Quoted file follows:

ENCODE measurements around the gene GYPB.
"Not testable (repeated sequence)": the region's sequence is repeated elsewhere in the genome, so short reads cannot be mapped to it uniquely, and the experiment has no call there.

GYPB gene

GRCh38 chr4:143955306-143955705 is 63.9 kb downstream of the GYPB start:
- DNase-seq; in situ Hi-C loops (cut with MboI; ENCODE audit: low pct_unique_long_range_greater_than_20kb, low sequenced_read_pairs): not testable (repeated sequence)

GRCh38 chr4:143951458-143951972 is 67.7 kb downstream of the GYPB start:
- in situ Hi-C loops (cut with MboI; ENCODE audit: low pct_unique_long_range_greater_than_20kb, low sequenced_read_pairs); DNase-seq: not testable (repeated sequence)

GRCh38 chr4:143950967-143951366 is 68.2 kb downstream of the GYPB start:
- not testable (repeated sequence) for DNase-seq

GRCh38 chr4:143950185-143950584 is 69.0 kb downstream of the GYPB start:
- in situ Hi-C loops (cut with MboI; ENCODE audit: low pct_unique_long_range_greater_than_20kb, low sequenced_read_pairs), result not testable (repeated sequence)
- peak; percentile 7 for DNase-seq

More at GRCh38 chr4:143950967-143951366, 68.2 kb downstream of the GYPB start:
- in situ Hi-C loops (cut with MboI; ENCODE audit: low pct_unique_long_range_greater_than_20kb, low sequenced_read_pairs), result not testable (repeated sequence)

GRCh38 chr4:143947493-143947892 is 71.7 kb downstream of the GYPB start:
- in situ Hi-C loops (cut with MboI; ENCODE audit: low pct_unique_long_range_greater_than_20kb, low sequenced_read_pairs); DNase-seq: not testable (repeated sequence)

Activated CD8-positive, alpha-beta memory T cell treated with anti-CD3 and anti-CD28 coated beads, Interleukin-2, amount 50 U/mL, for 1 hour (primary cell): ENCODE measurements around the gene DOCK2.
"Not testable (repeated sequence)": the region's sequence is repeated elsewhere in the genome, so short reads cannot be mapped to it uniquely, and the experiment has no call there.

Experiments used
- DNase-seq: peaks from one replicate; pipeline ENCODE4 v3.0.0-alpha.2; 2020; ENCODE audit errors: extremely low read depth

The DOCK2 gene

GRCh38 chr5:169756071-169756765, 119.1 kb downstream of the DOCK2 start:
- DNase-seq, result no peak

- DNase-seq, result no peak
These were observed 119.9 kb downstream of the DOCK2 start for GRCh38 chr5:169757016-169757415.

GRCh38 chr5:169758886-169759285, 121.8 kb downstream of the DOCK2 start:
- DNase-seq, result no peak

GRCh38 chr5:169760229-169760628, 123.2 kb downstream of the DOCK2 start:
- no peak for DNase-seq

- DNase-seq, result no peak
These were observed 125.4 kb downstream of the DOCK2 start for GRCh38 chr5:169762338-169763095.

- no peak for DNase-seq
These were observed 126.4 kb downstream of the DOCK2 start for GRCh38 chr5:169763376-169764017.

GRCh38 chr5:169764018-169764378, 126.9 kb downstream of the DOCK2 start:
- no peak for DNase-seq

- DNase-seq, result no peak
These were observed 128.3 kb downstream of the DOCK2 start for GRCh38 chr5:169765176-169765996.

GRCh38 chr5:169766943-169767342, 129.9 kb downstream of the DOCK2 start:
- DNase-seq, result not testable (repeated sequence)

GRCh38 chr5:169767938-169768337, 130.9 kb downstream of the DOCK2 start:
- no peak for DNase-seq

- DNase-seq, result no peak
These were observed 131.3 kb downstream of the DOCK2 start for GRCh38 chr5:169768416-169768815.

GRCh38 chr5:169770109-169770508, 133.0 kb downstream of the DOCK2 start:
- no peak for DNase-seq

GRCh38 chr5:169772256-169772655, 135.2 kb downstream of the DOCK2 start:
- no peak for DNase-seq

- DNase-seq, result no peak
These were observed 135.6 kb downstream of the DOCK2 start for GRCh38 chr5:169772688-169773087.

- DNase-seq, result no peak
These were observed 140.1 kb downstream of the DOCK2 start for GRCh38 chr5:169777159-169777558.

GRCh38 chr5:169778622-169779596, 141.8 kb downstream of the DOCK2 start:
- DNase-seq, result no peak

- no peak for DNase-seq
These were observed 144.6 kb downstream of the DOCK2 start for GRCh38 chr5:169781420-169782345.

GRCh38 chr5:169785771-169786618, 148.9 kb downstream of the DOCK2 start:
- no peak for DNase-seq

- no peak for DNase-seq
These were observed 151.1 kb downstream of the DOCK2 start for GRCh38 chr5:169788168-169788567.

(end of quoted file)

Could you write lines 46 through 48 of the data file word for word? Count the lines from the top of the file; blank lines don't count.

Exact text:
GRCh38 chr5:169772256-169772655, 135.2 kb downstream of the DOCK2 start:
- no peak for DNase-seq

- DNase-seq, result no peak